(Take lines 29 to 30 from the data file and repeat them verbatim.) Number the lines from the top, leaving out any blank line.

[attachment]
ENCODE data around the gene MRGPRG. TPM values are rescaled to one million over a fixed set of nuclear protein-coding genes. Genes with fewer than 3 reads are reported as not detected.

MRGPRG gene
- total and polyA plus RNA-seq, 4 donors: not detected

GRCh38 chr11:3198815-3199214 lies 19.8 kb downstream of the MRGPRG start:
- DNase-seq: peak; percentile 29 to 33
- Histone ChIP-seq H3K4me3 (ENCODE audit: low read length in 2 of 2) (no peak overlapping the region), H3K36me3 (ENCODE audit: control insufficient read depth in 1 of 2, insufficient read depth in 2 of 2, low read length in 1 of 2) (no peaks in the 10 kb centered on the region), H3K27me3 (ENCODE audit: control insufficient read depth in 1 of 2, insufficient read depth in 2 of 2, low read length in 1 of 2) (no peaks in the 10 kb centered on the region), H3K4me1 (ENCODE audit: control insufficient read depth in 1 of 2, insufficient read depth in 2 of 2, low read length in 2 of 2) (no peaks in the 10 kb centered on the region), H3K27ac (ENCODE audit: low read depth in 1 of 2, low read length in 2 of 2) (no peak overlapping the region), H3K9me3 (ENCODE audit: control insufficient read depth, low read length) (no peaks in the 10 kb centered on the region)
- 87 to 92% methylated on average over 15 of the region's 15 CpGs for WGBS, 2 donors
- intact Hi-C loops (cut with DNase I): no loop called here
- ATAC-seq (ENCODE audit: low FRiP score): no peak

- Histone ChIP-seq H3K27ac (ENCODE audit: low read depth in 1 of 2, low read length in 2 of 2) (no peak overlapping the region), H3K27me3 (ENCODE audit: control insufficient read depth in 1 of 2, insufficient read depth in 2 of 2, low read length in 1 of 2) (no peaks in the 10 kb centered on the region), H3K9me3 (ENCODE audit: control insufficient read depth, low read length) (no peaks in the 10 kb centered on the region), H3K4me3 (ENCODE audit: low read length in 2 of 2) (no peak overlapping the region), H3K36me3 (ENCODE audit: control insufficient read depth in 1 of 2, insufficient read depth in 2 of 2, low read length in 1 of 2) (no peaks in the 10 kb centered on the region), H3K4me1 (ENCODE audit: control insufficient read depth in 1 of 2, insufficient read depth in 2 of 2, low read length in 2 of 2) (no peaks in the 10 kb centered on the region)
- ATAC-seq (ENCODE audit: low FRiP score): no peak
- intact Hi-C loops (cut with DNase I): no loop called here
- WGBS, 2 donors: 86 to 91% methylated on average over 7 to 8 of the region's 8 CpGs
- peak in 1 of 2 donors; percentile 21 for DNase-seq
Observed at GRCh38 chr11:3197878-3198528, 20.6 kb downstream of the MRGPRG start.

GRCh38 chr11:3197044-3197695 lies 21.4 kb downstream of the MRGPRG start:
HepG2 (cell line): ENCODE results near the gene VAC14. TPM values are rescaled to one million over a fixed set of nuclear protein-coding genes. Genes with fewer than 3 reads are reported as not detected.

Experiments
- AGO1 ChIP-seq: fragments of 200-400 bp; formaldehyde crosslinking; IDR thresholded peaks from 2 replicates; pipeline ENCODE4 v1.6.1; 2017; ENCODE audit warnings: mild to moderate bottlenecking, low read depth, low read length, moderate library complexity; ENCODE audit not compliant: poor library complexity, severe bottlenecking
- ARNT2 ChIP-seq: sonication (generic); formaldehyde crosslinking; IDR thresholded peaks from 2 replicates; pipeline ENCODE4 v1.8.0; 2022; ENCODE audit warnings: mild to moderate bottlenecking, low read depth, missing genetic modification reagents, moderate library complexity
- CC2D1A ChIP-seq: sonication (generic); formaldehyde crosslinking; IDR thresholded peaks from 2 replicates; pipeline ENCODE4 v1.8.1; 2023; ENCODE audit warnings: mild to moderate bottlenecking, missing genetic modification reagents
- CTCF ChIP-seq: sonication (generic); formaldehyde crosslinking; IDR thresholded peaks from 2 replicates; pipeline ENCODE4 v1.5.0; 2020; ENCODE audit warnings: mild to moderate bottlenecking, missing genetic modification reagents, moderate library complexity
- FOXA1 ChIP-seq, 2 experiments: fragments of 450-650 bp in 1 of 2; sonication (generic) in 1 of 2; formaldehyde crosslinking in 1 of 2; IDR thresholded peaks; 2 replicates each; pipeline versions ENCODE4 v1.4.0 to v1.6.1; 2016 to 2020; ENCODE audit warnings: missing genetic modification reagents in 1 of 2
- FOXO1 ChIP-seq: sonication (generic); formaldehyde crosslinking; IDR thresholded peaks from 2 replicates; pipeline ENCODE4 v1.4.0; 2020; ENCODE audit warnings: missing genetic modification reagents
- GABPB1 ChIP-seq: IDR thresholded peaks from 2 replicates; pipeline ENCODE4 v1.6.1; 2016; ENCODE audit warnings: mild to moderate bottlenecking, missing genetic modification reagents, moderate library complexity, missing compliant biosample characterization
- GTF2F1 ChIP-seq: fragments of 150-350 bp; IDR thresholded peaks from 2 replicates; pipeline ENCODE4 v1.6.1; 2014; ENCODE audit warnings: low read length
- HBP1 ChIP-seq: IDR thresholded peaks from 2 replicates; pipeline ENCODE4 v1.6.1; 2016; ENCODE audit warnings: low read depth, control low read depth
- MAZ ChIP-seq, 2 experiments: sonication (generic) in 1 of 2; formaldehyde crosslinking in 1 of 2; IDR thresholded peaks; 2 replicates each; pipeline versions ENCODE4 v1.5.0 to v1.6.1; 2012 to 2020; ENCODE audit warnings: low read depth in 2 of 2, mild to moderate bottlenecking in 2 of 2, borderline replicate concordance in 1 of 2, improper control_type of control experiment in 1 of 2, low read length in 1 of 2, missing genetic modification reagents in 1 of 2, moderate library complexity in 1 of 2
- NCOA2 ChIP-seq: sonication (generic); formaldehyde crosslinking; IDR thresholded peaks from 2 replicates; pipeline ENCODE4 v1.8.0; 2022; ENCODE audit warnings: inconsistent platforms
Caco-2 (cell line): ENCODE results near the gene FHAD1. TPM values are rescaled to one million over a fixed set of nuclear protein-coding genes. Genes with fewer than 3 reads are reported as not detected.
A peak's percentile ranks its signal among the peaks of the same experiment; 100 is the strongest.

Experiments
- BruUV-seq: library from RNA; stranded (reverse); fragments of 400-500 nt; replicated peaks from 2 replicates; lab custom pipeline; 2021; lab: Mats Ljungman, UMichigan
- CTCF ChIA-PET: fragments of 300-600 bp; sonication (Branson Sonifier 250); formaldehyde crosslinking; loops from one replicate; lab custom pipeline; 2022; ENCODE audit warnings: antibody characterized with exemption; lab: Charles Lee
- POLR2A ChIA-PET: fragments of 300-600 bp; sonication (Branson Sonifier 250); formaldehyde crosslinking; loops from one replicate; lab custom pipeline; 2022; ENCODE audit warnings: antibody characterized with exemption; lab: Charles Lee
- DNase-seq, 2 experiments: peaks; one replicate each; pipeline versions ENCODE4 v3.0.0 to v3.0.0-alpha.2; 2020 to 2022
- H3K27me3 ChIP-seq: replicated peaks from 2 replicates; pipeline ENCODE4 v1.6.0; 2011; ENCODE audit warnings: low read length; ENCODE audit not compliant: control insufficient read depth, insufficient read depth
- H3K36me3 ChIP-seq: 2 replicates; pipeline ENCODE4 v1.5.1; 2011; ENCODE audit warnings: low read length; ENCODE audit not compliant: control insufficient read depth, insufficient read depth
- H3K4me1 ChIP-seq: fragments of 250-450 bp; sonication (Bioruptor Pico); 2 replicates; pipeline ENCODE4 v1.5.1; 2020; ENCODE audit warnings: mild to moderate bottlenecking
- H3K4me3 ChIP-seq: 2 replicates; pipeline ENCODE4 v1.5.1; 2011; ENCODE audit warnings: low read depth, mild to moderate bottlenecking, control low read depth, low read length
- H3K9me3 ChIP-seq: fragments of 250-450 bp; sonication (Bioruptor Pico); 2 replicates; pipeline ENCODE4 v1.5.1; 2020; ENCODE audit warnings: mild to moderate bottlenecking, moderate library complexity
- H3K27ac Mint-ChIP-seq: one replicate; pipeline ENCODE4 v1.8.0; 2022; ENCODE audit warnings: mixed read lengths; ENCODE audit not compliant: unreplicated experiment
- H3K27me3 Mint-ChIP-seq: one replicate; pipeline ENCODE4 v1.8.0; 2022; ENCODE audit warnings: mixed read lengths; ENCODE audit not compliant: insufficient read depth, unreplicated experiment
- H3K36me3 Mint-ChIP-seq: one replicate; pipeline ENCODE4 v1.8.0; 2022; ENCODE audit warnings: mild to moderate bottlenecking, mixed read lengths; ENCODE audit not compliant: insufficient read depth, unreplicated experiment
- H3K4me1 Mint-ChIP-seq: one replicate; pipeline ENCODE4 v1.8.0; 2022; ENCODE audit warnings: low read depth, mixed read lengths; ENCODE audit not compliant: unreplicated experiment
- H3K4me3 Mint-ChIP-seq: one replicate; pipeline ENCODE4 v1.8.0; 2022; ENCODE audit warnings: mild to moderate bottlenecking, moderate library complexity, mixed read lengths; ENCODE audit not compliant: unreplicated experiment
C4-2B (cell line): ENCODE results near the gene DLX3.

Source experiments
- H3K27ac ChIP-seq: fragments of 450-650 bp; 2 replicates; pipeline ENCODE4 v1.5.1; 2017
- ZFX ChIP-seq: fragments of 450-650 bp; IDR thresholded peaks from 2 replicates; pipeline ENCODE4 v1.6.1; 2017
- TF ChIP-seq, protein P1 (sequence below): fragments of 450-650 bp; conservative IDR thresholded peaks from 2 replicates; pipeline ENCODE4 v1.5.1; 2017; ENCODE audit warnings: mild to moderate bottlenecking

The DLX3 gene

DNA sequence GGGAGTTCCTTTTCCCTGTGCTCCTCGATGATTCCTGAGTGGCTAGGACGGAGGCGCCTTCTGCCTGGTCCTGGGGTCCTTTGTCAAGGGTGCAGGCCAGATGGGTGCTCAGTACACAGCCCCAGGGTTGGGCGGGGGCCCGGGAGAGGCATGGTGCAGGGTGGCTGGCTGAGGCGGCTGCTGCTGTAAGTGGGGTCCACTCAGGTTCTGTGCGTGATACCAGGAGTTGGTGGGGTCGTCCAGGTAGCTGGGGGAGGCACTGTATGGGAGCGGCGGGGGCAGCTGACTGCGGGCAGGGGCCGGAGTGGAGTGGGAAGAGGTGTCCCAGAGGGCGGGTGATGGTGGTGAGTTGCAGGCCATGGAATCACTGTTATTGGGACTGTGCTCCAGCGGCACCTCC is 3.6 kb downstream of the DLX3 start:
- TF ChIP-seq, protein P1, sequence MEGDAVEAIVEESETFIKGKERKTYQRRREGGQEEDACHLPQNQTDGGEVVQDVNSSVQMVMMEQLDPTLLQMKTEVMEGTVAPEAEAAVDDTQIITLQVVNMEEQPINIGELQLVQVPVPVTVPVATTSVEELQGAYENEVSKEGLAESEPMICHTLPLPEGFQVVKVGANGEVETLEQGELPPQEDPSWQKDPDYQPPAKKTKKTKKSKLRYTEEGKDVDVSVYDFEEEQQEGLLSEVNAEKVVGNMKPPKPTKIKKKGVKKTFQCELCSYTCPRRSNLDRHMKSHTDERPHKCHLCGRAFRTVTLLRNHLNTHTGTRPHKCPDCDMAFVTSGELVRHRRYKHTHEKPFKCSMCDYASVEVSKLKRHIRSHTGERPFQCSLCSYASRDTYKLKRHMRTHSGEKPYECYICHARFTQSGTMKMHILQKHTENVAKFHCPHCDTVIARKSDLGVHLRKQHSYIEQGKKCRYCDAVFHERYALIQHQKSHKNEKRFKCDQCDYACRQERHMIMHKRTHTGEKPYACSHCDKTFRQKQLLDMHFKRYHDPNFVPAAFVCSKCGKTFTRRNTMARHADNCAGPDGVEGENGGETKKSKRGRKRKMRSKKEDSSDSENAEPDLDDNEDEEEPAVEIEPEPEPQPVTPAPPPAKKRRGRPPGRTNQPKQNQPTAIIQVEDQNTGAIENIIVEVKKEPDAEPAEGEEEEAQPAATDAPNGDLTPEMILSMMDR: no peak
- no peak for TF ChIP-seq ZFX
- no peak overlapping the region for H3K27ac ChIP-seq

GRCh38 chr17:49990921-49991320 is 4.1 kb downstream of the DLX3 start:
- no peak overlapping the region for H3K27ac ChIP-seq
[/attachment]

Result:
- NCOA2 ChIP-seq: sonication (generic); formaldehyde crosslinking; IDR thresholded peaks from 2 replicates; pipeline ENCODE4 v1.8.0; 2022; ENCODE audit warnings: inconsistent platforms
Caco-2 (cell line): ENCODE results near the gene FHAD1. TPM values are rescaled to one million over a fixed set of nuclear protein-coding genes. Genes with fewer than 3 reads are reported as not detected.